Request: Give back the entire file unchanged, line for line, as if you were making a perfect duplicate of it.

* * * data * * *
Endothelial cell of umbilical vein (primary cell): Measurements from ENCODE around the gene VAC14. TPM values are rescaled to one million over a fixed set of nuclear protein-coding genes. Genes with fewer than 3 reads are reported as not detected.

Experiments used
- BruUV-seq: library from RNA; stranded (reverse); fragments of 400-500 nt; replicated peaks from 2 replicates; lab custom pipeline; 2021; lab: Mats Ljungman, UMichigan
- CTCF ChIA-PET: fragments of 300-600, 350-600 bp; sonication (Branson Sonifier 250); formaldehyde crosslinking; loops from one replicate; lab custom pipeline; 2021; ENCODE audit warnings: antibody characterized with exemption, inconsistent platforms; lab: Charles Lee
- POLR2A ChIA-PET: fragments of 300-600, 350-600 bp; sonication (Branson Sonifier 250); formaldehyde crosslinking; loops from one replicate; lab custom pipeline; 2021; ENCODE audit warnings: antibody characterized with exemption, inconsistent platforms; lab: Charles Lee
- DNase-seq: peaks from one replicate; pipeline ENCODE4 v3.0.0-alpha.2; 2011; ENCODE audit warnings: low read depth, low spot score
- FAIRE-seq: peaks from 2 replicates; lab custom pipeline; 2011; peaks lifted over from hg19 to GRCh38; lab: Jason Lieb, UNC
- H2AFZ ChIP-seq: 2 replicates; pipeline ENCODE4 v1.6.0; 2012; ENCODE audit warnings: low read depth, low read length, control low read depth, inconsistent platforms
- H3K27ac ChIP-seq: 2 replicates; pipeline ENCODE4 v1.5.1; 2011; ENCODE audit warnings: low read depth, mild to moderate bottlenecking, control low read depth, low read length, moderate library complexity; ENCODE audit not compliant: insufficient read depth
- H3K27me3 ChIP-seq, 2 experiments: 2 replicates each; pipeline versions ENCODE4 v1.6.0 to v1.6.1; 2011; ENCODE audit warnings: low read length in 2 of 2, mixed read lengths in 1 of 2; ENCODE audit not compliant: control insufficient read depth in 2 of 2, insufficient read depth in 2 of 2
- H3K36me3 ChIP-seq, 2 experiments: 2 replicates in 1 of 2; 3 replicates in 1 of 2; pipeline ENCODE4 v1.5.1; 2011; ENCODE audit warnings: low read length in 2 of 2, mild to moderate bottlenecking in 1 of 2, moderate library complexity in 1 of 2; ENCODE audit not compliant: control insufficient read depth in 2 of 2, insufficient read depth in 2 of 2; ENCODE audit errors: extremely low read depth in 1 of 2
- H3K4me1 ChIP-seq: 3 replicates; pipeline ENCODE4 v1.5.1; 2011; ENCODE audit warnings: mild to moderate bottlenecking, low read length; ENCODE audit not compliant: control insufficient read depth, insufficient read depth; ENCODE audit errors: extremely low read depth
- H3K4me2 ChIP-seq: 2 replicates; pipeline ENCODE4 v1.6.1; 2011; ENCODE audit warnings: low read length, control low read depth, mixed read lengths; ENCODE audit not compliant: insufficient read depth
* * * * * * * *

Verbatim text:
Endothelial cell of umbilical vein (primary cell): Measurements from ENCODE around the gene VAC14. TPM values are rescaled to one million over a fixed set of nuclear protein-coding genes. Genes with fewer than 3 reads are reported as not detected.

Experiments used
- BruUV-seq: library from RNA; stranded (reverse); fragments of 400-500 nt; replicated peaks from 2 replicates; lab custom pipeline; 2021; lab: Mats Ljungman, UMichigan
- CTCF ChIA-PET: fragments of 300-600, 350-600 bp; sonication (Branson Sonifier 250); formaldehyde crosslinking; loops from one replicate; lab custom pipeline; 2021; ENCODE audit warnings: antibody characterized with exemption, inconsistent platforms; lab: Charles Lee
- POLR2A ChIA-PET: fragments of 300-600, 350-600 bp; sonication (Branson Sonifier 250); formaldehyde crosslinking; loops from one replicate; lab custom pipeline; 2021; ENCODE audit warnings: antibody characterized with exemption, inconsistent platforms; lab: Charles Lee
- DNase-seq: peaks from one replicate; pipeline ENCODE4 v3.0.0-alpha.2; 2011; ENCODE audit warnings: low read depth, low spot score
- FAIRE-seq: peaks from 2 replicates; lab custom pipeline; 2011; peaks lifted over from hg19 to GRCh38; lab: Jason Lieb, UNC
- H2AFZ ChIP-seq: 2 replicates; pipeline ENCODE4 v1.6.0; 2012; ENCODE audit warnings: low read depth, low read length, control low read depth, inconsistent platforms
- H3K27ac ChIP-seq: 2 replicates; pipeline ENCODE4 v1.5.1; 2011; ENCODE audit warnings: low read depth, mild to moderate bottlenecking, control low read depth, low read length, moderate library complexity; ENCODE audit not compliant: insufficient read depth
- H3K27me3 ChIP-seq, 2 experiments: 2 replicates each; pipeline versions ENCODE4 v1.6.0 to v1.6.1; 2011; ENCODE audit warnings: low read length in 2 of 2, mixed read lengths in 1 of 2; ENCODE audit not compliant: control insufficient read depth in 2 of 2, insufficient read depth in 2 of 2
- H3K36me3 ChIP-seq, 2 experiments: 2 replicates in 1 of 2; 3 replicates in 1 of 2; pipeline ENCODE4 v1.5.1; 2011; ENCODE audit warnings: low read length in 2 of 2, mild to moderate bottlenecking in 1 of 2, moderate library complexity in 1 of 2; ENCODE audit not compliant: control insufficient read depth in 2 of 2, insufficient read depth in 2 of 2; ENCODE audit errors: extremely low read depth in 1 of 2
- H3K4me1 ChIP-seq: 3 replicates; pipeline ENCODE4 v1.5.1; 2011; ENCODE audit warnings: mild to moderate bottlenecking, low read length; ENCODE audit not compliant: control insufficient read depth, insufficient read depth; ENCODE audit errors: extremely low read depth
- H3K4me2 ChIP-seq: 2 replicates; pipeline ENCODE4 v1.6.1; 2011; ENCODE audit warnings: low read length, control low read depth, mixed read lengths; ENCODE audit not compliant: insufficient read depth